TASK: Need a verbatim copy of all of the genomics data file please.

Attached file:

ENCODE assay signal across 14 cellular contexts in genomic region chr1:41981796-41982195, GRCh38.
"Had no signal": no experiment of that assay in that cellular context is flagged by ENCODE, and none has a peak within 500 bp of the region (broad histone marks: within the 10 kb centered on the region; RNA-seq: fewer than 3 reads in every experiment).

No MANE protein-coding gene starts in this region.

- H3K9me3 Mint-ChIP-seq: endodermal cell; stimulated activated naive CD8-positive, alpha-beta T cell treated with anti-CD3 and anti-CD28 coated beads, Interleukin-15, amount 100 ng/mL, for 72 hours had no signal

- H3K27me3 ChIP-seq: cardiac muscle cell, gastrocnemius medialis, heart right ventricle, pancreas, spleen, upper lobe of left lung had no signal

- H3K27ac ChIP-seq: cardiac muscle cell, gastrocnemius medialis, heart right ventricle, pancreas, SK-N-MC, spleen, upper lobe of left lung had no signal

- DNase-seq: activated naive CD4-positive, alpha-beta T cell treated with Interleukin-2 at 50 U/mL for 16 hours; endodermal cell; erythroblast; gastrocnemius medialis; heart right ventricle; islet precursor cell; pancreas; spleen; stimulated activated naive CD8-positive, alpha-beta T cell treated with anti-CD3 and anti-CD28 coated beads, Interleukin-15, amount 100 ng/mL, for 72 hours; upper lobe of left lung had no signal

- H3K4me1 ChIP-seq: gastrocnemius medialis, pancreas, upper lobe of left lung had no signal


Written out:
ENCODE assay signal across 14 cellular contexts in genomic region chr1:41981796-41982195, GRCh38.
"Had no signal": no experiment of that assay in that cellular context is flagged by ENCODE, and none has a peak within 500 bp of the region (broad histone marks: within the 10 kb centered on the region; RNA-seq: fewer than 3 reads in every experiment).

No MANE protein-coding gene starts in this region.

- H3K9me3 Mint-ChIP-seq: endodermal cell; stimulated activated naive CD8-positive, alpha-beta T cell treated with anti-CD3 and anti-CD28 coated beads, Interleukin-15, amount 100 ng/mL, for 72 hours had no signal

- H3K27me3 ChIP-seq: cardiac muscle cell, gastrocnemius medialis, heart right ventricle, pancreas, spleen, upper lobe of left lung had no signal

- H3K27ac ChIP-seq: cardiac muscle cell, gastrocnemius medialis, heart right ventricle, pancreas, SK-N-MC, spleen, upper lobe of left lung had no signal

- DNase-seq: activated naive CD4-positive, alpha-beta T cell treated with Interleukin-2 at 50 U/mL for 16 hours; endodermal cell; erythroblast; gastrocnemius medialis; heart right ventricle; islet precursor cell; pancreas; spleen; stimulated activated naive CD8-positive, alpha-beta T cell treated with anti-CD3 and anti-CD28 coated beads, Interleukin-15, amount 100 ng/mL, for 72 hours; upper lobe of left lung had no signal

- H3K4me1 ChIP-seq: gastrocnemius medialis, pancreas, upper lobe of left lung had no signal